Genuine silk that is woven by hand will have unique irregularities, and different colors will be noticed by holding real silk fabric in the light at different angles due to the triangular shape of the threads. Artificial silk will not display the same natural luster. If you hold a flame up to a loose thread on an authentic Thai silk item, it will smell like hair as it burns and stop burning after you pull the flame away. Fake silk will smell like plastic as it burns. One other way to determine if a piece of fabric is authentic silk is if it passes the “ring test”. Real silk will slide smoothly through the center of a wedding ring, while artificial silk will not slide through easily as it bunches up and gets stuck.
The Thai silk industry went through a revival beginning in the 1950s with the help of an American businessman named Jim Thompson. He set up the Thai Silk Company, which kept alive a cottage industry of silk weaving by catering the colors and designs of the final products to the tastes of international consumers. Strangely, Jim Thompson mysteriously disappeared one day and was never heard from again. But his legacy continues on. Today, the Jim Thompson label is a well-known symbol of high quality silk products. And his house in the center of Bangkok is now a museum where visitors can learn about silk production while enjoying his collection of art and artifacts from the region.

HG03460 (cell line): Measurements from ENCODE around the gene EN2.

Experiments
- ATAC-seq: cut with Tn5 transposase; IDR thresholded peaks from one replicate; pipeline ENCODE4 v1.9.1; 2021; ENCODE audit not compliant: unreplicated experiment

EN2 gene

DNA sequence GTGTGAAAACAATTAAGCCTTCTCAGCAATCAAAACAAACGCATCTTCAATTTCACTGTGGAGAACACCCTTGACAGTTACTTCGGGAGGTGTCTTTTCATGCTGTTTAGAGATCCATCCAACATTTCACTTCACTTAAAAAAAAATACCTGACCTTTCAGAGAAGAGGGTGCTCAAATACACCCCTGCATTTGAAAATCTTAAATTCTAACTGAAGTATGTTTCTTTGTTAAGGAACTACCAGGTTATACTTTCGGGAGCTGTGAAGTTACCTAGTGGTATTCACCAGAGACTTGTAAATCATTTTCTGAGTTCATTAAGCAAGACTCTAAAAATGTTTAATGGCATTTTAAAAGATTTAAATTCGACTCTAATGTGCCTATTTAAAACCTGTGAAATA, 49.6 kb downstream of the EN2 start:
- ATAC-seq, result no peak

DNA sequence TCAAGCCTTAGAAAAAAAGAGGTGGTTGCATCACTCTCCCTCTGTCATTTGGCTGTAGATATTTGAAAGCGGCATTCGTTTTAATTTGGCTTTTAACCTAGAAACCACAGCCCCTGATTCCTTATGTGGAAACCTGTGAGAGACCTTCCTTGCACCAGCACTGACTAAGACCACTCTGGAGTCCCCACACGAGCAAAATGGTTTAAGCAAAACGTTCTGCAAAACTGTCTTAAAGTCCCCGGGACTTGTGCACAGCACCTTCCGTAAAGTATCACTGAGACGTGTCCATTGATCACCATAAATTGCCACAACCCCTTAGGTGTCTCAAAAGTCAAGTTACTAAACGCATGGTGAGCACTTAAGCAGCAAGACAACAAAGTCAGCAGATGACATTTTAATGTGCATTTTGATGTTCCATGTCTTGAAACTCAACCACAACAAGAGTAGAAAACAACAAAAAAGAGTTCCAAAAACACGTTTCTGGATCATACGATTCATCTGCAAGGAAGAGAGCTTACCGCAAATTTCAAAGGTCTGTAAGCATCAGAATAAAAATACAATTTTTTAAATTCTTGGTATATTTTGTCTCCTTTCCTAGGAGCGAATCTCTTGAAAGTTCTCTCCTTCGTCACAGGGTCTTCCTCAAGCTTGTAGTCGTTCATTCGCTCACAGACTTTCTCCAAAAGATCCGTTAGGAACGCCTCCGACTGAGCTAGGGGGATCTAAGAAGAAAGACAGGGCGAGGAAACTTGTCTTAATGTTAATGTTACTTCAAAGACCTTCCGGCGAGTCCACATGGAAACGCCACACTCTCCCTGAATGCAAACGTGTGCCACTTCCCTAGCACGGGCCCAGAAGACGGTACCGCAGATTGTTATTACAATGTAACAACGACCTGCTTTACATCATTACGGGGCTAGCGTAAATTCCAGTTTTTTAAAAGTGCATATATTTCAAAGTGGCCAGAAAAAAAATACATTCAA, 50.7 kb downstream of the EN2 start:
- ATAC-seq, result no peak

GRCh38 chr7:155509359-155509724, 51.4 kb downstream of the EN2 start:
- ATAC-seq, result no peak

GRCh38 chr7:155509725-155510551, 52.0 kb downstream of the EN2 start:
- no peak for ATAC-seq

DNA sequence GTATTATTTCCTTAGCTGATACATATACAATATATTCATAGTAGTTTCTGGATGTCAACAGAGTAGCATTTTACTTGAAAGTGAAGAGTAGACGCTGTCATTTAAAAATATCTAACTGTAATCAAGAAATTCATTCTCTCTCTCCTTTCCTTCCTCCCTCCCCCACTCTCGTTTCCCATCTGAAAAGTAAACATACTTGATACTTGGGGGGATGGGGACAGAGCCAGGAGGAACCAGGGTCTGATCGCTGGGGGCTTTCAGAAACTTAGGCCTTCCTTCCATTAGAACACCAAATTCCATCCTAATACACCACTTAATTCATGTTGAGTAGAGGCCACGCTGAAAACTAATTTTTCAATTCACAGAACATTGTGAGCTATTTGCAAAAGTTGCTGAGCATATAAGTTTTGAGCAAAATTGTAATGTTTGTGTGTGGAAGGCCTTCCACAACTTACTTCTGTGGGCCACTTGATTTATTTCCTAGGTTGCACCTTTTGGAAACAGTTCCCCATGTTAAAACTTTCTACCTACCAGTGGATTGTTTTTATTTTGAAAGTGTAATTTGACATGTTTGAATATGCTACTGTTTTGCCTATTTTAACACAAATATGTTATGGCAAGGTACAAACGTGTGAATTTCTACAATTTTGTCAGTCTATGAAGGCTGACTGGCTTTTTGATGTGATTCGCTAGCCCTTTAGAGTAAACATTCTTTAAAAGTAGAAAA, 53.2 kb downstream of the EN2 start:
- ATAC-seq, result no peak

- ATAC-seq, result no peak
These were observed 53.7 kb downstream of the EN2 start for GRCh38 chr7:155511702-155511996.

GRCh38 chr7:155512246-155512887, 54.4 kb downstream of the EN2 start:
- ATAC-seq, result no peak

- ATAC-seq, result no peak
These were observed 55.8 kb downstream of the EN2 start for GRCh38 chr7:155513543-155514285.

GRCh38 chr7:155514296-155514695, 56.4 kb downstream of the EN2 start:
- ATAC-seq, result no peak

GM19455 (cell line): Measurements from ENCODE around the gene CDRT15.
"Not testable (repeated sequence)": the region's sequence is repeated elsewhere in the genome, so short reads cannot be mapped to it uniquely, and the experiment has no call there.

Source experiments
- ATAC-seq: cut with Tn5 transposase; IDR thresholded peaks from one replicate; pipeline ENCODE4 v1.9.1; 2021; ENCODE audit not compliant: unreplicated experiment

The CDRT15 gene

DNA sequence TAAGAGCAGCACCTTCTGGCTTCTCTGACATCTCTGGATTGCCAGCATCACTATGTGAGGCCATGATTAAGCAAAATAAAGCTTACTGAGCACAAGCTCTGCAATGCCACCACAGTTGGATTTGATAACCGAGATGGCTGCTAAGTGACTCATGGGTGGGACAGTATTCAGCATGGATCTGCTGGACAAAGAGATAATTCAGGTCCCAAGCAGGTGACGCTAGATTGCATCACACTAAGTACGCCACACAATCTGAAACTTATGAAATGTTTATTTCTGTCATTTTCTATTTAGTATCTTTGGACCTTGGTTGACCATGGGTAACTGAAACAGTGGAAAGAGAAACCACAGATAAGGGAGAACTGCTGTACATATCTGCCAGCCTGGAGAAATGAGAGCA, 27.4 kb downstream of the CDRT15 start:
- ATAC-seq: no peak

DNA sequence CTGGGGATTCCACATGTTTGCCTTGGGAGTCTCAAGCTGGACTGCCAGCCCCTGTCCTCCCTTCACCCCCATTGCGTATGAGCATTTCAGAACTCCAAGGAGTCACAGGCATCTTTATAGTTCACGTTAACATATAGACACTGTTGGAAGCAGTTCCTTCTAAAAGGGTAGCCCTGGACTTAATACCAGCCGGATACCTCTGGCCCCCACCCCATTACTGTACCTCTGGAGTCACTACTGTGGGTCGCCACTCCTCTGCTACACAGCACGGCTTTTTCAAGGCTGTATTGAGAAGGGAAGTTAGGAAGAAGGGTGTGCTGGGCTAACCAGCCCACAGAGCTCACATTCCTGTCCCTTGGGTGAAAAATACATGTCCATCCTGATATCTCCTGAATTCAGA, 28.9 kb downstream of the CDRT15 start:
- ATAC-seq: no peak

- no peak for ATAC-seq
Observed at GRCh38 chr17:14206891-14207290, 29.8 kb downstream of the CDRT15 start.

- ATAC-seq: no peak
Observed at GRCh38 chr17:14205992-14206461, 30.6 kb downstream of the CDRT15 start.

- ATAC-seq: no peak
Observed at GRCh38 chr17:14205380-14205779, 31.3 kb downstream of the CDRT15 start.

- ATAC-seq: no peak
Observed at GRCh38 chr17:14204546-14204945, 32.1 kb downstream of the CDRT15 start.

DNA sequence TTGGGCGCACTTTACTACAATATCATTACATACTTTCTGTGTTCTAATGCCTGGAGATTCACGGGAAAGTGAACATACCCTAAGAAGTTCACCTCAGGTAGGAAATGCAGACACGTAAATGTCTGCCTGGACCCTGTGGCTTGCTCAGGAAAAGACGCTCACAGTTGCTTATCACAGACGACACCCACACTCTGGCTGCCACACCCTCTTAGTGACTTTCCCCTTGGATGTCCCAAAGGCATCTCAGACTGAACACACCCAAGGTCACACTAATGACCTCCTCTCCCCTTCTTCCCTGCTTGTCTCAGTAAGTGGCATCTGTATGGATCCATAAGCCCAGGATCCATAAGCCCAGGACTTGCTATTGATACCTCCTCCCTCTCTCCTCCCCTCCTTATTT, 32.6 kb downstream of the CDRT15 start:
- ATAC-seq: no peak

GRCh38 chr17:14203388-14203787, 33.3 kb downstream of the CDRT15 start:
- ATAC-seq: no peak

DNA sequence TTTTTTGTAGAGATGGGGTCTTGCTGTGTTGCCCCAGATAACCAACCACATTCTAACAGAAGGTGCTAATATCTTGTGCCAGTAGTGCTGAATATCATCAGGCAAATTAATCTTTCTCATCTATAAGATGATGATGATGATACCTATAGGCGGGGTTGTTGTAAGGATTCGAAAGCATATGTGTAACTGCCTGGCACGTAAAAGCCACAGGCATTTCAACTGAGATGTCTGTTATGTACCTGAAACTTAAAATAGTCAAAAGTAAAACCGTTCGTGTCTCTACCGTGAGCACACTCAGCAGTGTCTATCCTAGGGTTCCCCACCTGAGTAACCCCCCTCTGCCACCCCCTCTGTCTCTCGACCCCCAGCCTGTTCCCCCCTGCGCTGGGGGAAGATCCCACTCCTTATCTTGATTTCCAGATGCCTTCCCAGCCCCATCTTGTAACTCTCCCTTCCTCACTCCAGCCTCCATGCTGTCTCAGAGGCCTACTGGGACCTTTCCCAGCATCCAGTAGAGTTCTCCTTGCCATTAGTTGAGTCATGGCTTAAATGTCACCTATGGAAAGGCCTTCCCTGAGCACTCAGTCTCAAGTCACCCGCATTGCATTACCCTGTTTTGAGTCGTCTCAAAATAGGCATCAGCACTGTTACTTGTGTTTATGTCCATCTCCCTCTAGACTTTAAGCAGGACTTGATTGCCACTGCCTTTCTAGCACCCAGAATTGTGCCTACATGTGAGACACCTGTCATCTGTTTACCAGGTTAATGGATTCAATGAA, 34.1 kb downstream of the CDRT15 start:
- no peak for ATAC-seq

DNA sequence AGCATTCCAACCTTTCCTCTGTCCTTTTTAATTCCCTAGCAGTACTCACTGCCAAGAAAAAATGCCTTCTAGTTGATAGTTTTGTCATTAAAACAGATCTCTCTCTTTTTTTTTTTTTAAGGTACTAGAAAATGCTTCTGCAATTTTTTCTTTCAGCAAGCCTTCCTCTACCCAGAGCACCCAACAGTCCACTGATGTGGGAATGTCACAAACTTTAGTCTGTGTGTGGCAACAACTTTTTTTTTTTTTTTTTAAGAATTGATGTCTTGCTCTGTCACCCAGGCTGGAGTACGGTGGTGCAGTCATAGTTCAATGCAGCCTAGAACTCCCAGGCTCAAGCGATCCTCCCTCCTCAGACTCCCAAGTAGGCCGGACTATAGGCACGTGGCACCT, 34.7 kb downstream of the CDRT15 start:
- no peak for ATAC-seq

China is the world’s largest producer of silk, with nearly 300,000 kg of silk fabric produced annually. India comes in second with about 77,000 kg of silk per year. Silk production in Thailand takes place mostly in the south and northeast regions of the country. Around 5,000 kg of silk is produced yearly in Thailand, which is certainly much less than the top producing countries, but it still puts Thailand within the top 10 producers of silk.
Some of the most popular Thai silk products include pillow covers and table runners. These are popular souvenirs for foreign tourists that can be found in many markets around the country. Raw silk scarves are another favorite item, especially with women. Scarves are incredibly versatile as they can be worn in any number of ways, and they also make excellent gifts since they take up so little room in your luggage.
Practical Thai silk items for men include things like neckties and boxer shorts. Silk shirts are also in high demand. There is a particular design of men’s short sleeved shirt with a collar that Thai men often wear on semi-formal occasions.
Traditional Thai skirts for women are long and tube shaped with a lot of extra space. They are folded over to get a snug fit and then secured with a belt. Thai silk skirts can be identified by the part of the country they were woven in according to the particular patterns used in the weaving.
In addition to the work of Jim Thompson, the Queen of Thailand has also done a lot to support and promote the Thai silk industry. Through her efforts, the smooth, radiant fabric hand-woven in the villages is now used for contemporary styles worn by Bangkok’s elite. These days, luxurious handbags and designer dresses are just as much a symbol of Thai silk as the traditional patterns and wrap-around skirts of the past were.